The heat continued all week, and into the weekend, blah! Still had no menu. Still hitting the market for small items. Hubby grilled brats, and potato salad is a must with brats. I opted to go for a non-cream based Garlic-Herb Potato Salad. I picked up red potatoes and the rest I had on hand. This was really good. Bold flavors, and red potatoes always hold up so well. I didn't miss the creamy base.
Father's Day my sister hosted dinner for our side of the family. She served up grilled pizza. She's made them before and talked about it. I've read about them on blogs. I have, however, not tried them on our grill. Until now. I made three. This Grilled Cherry, Goat Cheese and Arugula Pizza was for the Girlie and I, because we don't mind stepping out of the pizza box. We both loved the cherries - I used Rainier because they were on sale. The sweet-tart of the cherries, combined with the creamy of the goat cheese and the bite of the balsamic reduction was just fab! I couldn't find arugula outside of a bagged mix, so I opted for spinach, that I chopped.
I made a traditional pepperoni pizza, with my go-to Pizza Sauce, but we needed one more, because these are smaller and there were five of us. So this Bacon Chicken Alfredo Pizza was my third grilled pizza (we could fit two at a time on our grill.) The Alfredo base was perfect - garlicky and creamy. I did cook up one chicken breast, but you could totally use rotisserie. Because the recipe was an "oven" pizza, I simply had all the toppings ready to go when the crust was done, spread on the sauce, topped with the topping and let the pizza go another 2-4 minutes to melt the cheese. Because everything was cooked, it work like a charm.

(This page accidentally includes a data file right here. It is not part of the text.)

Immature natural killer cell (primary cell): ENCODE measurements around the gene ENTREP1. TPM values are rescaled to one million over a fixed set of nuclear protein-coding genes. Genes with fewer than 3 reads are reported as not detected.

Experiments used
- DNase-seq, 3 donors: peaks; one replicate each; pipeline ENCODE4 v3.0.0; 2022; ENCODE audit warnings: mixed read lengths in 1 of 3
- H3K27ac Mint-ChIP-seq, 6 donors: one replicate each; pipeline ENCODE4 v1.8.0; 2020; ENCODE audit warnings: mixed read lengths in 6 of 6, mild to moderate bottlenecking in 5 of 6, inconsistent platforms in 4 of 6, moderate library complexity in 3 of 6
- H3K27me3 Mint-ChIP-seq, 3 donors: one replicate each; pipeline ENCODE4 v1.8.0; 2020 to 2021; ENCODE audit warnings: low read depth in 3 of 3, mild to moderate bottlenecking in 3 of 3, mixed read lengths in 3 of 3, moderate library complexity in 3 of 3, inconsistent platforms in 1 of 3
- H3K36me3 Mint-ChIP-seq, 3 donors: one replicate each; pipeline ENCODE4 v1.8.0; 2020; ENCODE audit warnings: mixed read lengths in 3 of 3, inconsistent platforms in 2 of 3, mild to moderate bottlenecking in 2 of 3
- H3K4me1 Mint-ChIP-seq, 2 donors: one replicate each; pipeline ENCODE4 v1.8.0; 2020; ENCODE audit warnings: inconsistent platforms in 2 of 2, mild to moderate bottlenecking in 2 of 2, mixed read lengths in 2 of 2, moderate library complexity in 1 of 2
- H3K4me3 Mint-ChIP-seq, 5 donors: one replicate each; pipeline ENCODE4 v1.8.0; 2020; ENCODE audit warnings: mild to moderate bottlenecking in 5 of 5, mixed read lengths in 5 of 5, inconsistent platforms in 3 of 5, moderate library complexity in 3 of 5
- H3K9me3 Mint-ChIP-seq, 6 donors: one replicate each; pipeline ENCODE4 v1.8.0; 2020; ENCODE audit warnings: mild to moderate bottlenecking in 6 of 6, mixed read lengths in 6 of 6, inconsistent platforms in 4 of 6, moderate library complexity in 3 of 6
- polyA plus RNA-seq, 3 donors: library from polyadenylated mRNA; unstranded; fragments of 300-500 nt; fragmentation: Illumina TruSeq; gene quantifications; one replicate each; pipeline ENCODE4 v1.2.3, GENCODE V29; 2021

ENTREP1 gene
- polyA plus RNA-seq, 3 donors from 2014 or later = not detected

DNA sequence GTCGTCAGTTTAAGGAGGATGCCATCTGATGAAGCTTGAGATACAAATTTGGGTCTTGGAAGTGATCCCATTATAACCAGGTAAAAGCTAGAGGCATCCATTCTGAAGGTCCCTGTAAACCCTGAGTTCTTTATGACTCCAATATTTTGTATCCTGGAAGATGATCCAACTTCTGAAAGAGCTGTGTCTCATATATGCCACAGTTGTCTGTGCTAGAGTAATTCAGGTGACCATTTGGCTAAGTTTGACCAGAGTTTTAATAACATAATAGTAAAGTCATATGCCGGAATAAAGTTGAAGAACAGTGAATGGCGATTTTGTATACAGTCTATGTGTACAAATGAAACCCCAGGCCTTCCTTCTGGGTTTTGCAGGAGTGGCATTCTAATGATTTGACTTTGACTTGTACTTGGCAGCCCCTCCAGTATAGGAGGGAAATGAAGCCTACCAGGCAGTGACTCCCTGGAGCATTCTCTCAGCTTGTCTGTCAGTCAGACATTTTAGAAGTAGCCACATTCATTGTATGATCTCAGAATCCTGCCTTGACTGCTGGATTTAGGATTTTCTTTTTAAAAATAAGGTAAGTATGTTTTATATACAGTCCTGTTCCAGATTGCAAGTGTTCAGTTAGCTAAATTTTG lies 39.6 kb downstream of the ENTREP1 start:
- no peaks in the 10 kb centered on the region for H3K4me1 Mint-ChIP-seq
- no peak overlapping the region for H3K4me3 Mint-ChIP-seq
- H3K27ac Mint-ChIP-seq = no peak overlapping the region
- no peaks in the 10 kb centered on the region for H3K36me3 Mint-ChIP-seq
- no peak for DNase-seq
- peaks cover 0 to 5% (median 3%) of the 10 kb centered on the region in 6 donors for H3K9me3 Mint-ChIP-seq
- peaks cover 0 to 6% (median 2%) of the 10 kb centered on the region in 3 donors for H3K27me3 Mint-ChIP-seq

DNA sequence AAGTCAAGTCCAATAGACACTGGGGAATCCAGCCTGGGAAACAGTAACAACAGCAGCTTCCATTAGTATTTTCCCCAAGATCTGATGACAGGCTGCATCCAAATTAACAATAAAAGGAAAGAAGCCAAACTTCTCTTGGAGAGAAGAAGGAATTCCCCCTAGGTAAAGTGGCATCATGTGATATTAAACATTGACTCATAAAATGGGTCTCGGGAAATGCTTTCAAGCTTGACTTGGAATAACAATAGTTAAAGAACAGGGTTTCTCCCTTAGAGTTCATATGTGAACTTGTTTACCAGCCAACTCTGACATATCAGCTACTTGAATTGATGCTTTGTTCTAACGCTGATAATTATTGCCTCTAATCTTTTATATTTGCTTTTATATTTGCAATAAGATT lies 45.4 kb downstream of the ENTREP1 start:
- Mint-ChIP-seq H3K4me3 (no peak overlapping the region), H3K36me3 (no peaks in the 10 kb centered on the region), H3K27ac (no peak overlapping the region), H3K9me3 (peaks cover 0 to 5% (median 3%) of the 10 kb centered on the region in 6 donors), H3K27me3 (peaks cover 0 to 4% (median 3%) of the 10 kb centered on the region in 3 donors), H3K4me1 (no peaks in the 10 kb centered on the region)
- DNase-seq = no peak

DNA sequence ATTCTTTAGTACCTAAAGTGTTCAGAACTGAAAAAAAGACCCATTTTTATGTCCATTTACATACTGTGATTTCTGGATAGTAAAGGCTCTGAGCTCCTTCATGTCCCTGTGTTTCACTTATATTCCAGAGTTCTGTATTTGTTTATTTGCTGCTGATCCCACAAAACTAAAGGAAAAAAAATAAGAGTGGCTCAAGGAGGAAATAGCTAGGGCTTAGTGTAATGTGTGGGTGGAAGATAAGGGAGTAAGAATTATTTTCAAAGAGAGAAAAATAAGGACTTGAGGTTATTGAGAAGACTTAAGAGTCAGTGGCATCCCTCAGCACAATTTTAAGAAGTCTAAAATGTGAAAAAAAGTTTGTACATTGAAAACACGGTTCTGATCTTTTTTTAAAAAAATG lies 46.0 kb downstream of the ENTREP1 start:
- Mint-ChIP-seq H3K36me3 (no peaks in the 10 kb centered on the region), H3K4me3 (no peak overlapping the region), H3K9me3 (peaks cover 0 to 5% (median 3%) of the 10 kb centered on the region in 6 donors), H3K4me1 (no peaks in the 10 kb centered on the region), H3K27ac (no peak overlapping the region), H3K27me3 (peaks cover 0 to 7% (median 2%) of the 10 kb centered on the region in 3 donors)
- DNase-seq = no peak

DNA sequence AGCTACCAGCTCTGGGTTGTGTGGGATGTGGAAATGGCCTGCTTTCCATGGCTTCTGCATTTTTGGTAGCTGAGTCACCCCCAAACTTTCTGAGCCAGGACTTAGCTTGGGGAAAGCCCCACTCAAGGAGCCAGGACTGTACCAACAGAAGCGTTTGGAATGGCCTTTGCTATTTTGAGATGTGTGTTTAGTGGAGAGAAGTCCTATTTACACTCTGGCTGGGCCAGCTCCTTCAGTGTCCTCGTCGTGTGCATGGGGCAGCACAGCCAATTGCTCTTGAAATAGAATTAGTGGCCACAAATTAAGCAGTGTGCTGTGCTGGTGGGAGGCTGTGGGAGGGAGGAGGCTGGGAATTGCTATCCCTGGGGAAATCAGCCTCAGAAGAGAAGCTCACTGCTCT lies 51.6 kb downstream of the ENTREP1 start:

NOTE: All three of my pizzas used this Quick Bread Dough. I divided the one batch into three crusts. I followed the instructions for cooking/assembling that came with the cherry pizza. Be sure to well grease both sides of the dough and the grill. I think a less round pizza would work well - fewer sides falling between the grids. The infused garlic oil (the cherry pizza), I wouldn't do again. It was a step that didn't add any discernible flavor, that I could tell. The cherry pizza instructions said "medium" grill, which isn't helpful in the least. We started at 350, but that was too high. In the end we were around 225 for a crust that cooked and stayed golden within 2-3 minutes. You will need to find your grill's sweet spot, temp-wise. It's a little tricky getting the dough on for the first side, but once you've figured out a way that works, it's cake. I love the thin-but-not-crunchy crust a grill get you.
Easy Sesame Noodles were a simple, and quick side for the drumsticks below. It was supposed to be a pretty warm day, so I wanted as little time in the kitchen as possible. These noodles took 15 minutes or so. They were flavorful, but if you like sesame, I'd add a bit more sesame oil. Otherwise they had good flavor. I think they would be good the second day, cold, with or without a protein or added fresh veggies.
I always approach "sauced" slow cooker foods with a bit of trepidation. The sauce either gets way too loose with the addition of the fats cooking out from the meat (and thus dilutes any flavor), or the sauce cooks away. This Slow Cooker Honey-Soy Chicken Drumsticks recipe calls for eight drumsticks, but I had 12, so one more reason to worry about sauce. I was, however, pleasantly surprised. The sauce remained. It coated the drumsticks, which were fall-apart tender. It even reduced, as was called for in the recipe. The flavor was awesome, too; the orange was still evident in the sauce.
Storms are brewing up and I have done little.